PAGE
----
What do we do about Olivia? Olivia is a 50-year old African-American woman who has schizophrenia, a Fountain House member who is currently homeless. She also has an assisted outpatient treatment (AOT) order which legally mandates her to take her medication and go to treatment. And yet, two days ago, Olivia was sitting on a nearby stoop on 47th Street with thirty bags of stuff spread out over all the stairs, talking to the voices in her head, ignoring any entreaties from passers-by.
It’s disheartening, because we have seen her be so much better.
We’ve spoken to her psychiatrist, but she doesn’t really have an answer except to tell us to call 911. We have called 911 many times in the past, and Olivia has gone to the hospital many times in the past – at least three times this year alone. When she enters the hospital, they help stabilize her medicine, but they only keep her for a short time. When they release her, she is once again on the street. She is lost to her intensive case manager because she has no phone and no address.
The face of healthcare, especially mental healthcare, is changing. Many of the new integrated care scenarios rely on computer tracking systems to manage cases and coordinate service delivery. However, these solutions will not work for someone like Olivia. Computer systems can neither develop relationships nor attract people to them.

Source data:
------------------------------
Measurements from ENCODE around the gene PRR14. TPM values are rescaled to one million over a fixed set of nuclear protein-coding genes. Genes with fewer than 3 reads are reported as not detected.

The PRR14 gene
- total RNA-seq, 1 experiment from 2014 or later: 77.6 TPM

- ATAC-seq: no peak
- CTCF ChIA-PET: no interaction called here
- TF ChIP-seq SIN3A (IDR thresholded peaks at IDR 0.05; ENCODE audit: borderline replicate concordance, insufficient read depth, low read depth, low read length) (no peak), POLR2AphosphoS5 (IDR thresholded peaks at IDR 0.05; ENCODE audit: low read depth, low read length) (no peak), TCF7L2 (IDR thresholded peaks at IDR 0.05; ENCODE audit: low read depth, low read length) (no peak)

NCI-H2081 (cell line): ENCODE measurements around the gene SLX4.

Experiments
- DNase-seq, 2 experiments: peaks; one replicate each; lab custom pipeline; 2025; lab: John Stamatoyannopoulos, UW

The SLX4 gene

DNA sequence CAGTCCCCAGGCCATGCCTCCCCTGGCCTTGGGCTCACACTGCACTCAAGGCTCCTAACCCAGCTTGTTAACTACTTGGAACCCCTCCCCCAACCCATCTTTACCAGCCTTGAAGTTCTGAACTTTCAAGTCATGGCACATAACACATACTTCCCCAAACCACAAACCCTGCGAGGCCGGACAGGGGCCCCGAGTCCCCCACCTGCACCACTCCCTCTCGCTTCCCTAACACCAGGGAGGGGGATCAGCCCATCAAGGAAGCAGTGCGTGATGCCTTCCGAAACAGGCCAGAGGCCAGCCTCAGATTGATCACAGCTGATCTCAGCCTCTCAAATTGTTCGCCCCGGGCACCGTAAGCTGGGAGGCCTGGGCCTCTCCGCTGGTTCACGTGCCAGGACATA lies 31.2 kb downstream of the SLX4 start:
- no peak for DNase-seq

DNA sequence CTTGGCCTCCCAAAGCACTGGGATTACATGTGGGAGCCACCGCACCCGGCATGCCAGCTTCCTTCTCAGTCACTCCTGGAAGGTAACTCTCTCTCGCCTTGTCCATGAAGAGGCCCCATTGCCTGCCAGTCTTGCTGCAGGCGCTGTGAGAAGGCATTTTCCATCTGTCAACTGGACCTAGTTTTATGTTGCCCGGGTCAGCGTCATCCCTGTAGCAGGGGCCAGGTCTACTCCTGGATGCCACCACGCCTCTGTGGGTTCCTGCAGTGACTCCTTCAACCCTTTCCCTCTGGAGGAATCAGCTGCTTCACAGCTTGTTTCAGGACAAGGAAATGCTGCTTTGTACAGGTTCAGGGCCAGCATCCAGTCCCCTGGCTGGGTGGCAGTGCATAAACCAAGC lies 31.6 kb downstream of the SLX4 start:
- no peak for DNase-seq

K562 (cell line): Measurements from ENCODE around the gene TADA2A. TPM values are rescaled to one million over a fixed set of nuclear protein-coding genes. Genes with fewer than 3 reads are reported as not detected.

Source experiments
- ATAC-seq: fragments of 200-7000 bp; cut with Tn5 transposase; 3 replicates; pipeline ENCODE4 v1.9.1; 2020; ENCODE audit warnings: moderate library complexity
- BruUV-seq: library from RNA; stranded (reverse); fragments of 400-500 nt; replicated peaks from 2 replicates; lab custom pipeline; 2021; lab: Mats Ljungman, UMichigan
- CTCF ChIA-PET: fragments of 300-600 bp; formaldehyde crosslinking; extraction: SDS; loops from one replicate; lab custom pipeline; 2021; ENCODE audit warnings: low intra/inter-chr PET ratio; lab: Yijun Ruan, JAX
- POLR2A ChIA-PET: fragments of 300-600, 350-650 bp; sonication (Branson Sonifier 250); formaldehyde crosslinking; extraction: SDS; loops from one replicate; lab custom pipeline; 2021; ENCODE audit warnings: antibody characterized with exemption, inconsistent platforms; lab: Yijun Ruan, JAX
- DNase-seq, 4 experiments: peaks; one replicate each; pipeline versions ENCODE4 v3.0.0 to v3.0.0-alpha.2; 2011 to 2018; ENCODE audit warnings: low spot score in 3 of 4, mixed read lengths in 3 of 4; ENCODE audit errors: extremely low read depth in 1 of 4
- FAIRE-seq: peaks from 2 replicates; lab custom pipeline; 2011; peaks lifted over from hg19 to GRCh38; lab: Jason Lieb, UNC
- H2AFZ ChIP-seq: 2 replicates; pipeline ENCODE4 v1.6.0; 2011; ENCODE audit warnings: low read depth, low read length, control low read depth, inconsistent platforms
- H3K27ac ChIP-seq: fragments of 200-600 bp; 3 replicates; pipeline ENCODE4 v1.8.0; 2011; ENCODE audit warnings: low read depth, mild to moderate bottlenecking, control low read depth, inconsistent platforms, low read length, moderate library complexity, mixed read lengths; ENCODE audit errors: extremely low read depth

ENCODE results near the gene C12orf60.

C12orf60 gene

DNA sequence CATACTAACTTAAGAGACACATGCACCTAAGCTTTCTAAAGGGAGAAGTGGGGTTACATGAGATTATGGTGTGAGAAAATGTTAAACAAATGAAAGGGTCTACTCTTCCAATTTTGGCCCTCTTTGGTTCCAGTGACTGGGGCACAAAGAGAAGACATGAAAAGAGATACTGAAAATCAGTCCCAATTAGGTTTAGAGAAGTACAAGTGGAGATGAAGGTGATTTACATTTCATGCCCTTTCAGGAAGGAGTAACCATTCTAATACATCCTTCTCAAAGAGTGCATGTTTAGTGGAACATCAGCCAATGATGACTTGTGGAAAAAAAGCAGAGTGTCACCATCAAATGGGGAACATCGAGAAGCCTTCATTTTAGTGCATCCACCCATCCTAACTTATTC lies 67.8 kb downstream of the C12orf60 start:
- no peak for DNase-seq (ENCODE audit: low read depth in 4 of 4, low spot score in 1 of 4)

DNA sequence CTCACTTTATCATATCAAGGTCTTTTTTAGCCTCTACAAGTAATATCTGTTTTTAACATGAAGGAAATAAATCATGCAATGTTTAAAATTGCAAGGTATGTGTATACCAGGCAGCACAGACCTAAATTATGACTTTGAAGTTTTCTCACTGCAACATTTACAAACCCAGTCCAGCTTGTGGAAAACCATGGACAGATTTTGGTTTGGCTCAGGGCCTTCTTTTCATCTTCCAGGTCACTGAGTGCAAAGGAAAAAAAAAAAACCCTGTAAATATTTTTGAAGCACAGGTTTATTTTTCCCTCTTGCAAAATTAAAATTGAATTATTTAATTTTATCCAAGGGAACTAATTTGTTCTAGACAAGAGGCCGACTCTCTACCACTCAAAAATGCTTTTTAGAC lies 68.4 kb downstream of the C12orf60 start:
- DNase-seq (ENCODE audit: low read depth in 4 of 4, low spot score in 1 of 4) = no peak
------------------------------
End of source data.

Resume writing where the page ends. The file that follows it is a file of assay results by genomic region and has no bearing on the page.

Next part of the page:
Even though her illness doesn’t allow Olivia to trust anyone right now, she continues to show up on 47th Street because she has friends at Fountain House. When we see her, we try to reengage her into our working community as the first step toward getting her to slow down, take her medicine, and find a place to live. Ultimately that’s what will reach Olivia: one good, solid relationship with a worker or member of Fountain House who will take the time to convince her to do what needs to be done. And she’ll do it because, even through the haze of her illness, she trusts that person.
Kenneth J. Dudek
President, Fountain House